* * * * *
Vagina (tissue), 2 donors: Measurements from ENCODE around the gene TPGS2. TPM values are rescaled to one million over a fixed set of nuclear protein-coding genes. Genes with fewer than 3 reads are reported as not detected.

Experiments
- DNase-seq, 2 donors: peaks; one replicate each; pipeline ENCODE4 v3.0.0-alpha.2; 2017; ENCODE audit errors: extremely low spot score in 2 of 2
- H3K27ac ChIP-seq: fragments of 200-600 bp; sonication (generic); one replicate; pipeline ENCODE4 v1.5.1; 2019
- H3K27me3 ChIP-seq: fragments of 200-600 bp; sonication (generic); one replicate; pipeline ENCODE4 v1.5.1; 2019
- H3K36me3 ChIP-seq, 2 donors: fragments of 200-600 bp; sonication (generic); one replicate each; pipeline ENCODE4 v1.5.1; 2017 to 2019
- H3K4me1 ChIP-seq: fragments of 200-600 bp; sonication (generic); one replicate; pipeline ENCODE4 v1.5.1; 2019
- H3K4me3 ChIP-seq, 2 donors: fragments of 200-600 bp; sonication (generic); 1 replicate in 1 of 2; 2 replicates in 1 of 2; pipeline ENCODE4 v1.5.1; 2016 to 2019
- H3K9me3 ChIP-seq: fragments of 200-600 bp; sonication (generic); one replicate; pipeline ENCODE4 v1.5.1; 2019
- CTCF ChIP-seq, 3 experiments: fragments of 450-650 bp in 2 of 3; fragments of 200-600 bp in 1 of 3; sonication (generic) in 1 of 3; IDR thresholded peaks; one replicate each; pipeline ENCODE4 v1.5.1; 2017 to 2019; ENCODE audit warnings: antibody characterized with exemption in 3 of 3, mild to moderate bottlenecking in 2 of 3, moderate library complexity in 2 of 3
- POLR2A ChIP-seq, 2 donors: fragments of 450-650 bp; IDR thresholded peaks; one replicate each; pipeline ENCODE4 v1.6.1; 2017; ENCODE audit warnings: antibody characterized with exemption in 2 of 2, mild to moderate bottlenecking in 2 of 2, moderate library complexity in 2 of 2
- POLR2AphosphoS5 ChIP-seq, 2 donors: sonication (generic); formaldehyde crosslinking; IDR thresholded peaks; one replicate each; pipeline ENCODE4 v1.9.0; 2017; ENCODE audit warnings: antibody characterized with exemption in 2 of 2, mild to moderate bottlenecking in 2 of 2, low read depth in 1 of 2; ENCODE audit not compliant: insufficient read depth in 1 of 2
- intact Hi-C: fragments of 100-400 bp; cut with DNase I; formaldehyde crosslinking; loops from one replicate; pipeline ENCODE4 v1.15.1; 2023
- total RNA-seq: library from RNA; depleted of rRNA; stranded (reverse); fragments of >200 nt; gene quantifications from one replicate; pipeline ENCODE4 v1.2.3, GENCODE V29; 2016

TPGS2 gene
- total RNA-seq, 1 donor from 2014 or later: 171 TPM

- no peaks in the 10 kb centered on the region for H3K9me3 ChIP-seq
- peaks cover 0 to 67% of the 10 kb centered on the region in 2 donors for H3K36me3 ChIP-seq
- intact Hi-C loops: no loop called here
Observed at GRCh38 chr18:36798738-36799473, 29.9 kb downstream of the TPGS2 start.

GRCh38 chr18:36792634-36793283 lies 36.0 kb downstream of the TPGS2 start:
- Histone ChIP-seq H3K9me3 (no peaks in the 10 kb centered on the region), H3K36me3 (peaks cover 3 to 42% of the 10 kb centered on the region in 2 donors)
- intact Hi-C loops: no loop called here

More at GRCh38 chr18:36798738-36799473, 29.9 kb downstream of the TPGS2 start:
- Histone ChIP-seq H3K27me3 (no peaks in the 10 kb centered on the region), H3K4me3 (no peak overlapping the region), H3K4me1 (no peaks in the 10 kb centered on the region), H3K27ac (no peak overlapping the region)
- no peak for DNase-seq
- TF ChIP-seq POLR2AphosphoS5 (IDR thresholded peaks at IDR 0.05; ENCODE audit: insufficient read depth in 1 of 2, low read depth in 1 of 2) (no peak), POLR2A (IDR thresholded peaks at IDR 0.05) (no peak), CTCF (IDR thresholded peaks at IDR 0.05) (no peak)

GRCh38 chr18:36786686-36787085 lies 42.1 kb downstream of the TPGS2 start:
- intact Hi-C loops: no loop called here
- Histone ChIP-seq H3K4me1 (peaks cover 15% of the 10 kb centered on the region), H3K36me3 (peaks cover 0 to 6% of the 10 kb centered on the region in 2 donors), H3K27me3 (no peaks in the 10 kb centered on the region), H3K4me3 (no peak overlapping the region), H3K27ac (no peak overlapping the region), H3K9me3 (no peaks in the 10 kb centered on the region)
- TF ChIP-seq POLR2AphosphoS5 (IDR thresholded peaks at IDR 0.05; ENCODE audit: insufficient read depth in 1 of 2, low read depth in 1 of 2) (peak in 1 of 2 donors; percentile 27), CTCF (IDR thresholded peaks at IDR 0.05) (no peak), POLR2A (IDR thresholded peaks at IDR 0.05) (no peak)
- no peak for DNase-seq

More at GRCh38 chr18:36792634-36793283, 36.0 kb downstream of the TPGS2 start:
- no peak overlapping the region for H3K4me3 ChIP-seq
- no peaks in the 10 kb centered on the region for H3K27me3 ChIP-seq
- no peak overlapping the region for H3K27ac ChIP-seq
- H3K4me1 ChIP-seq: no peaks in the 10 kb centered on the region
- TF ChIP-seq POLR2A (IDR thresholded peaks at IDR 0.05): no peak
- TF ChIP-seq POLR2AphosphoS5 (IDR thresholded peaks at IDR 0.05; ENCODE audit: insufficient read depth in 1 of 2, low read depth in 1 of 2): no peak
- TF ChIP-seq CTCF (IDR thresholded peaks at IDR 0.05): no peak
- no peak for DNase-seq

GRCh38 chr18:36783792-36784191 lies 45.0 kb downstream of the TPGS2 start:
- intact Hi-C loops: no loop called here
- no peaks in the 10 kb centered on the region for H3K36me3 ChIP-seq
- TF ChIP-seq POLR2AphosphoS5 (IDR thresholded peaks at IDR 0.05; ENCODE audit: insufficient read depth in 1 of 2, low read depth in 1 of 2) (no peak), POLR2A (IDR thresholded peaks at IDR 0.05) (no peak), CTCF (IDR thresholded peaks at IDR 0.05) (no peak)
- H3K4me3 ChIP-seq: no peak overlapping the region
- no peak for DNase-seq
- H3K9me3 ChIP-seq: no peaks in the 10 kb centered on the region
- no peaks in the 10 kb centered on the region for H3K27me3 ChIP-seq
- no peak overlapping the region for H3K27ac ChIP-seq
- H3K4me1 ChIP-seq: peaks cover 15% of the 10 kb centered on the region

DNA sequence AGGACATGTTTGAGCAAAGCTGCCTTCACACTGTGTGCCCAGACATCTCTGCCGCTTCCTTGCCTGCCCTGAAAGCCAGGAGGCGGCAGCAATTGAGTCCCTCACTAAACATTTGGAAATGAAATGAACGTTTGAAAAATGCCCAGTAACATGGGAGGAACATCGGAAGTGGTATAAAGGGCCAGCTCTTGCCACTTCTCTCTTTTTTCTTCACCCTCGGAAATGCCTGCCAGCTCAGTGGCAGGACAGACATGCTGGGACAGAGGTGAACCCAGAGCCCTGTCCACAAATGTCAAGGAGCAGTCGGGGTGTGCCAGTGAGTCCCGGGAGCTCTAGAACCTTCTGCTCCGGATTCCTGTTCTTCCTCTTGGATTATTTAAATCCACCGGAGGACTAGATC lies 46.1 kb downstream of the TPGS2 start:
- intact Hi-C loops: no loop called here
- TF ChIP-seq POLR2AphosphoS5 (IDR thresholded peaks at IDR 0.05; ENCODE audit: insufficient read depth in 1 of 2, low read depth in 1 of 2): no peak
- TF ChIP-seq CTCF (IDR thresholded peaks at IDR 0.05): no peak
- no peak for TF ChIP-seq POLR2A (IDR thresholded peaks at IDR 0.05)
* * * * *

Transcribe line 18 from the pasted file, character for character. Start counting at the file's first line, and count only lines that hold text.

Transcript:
- peaks cover 0 to 67% of the 10 kb centered on the region in 2 donors for H3K36me3 ChIP-seq